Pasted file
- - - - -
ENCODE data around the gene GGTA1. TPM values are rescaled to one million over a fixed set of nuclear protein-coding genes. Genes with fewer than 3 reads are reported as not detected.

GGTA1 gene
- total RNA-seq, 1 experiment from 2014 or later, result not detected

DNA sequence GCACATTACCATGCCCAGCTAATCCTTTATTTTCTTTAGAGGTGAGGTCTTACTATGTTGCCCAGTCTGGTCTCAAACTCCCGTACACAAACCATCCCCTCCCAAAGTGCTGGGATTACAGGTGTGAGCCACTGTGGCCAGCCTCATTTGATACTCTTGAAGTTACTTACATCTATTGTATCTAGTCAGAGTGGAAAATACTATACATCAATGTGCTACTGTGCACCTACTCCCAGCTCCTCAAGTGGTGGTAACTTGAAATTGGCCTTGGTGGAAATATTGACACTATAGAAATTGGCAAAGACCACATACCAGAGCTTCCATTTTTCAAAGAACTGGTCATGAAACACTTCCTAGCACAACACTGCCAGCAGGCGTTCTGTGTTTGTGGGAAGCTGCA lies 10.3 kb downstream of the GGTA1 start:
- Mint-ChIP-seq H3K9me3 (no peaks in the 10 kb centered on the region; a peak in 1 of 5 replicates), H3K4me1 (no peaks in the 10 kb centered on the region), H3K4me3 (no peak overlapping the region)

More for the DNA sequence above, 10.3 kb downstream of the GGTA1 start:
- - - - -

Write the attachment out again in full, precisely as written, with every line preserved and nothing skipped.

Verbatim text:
ENCODE data around the gene GGTA1. TPM values are rescaled to one million over a fixed set of nuclear protein-coding genes. Genes with fewer than 3 reads are reported as not detected.

GGTA1 gene
- total RNA-seq, 1 experiment from 2014 or later, result not detected

DNA sequence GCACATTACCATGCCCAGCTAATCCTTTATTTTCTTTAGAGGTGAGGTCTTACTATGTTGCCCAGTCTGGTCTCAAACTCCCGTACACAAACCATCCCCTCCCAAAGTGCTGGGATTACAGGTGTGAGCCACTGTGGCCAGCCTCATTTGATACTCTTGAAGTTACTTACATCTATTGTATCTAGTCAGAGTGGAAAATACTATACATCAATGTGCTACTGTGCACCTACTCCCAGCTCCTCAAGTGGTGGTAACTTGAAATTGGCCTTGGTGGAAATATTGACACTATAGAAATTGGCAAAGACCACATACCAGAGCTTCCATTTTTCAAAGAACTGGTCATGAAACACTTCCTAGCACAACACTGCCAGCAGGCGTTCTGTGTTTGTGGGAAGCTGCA lies 10.3 kb downstream of the GGTA1 start:
- Mint-ChIP-seq H3K9me3 (no peaks in the 10 kb centered on the region; a peak in 1 of 5 replicates), H3K4me1 (no peaks in the 10 kb centered on the region), H3K4me3 (no peak overlapping the region)

More for the DNA sequence above, 10.3 kb downstream of the GGTA1 start: